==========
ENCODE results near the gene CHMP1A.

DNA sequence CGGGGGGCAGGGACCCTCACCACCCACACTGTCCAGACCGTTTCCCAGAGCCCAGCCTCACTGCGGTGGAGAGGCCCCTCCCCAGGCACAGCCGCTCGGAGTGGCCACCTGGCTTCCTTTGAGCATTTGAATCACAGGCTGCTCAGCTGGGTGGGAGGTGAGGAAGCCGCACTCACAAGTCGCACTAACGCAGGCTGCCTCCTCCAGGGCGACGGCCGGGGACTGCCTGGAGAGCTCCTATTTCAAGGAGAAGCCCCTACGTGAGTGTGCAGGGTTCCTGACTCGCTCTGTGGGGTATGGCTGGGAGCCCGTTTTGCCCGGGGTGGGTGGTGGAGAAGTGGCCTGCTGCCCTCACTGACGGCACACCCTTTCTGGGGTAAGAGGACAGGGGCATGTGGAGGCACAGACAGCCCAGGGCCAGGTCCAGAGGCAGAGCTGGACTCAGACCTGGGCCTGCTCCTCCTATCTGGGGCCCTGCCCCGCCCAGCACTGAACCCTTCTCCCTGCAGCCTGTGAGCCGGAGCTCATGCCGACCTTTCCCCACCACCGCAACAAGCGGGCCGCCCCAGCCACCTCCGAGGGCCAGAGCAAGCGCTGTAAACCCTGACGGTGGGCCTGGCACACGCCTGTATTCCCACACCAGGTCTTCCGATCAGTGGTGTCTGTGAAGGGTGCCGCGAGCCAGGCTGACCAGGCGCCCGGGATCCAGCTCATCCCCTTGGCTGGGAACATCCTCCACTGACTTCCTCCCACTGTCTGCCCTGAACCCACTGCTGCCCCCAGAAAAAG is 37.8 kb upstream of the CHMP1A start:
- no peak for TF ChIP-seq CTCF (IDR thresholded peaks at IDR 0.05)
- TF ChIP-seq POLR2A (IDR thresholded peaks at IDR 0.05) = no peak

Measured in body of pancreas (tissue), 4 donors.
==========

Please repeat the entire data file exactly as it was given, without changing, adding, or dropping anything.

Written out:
ENCODE results near the gene CHMP1A.

DNA sequence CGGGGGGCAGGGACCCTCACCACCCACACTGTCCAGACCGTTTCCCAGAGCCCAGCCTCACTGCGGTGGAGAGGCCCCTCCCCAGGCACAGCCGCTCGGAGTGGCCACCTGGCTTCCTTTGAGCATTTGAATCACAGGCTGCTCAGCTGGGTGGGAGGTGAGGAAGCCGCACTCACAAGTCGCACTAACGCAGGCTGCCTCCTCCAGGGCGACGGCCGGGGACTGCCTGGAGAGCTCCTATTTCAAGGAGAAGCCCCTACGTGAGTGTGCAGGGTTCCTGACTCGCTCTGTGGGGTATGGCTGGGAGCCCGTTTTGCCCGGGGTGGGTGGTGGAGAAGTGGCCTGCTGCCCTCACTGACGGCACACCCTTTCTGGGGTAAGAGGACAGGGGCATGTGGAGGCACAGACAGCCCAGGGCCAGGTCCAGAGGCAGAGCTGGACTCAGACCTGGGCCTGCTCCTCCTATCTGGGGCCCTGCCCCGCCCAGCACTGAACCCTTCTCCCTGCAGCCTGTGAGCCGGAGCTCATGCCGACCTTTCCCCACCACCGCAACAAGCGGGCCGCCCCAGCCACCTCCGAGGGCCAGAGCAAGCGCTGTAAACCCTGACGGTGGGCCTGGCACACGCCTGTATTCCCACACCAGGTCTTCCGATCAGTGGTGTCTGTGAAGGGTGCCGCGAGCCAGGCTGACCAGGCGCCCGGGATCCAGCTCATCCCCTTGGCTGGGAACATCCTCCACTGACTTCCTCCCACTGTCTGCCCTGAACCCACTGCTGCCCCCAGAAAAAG is 37.8 kb upstream of the CHMP1A start:
- no peak for TF ChIP-seq CTCF (IDR thresholded peaks at IDR 0.05)
- TF ChIP-seq POLR2A (IDR thresholded peaks at IDR 0.05) = no peak

Measured in body of pancreas (tissue), 4 donors.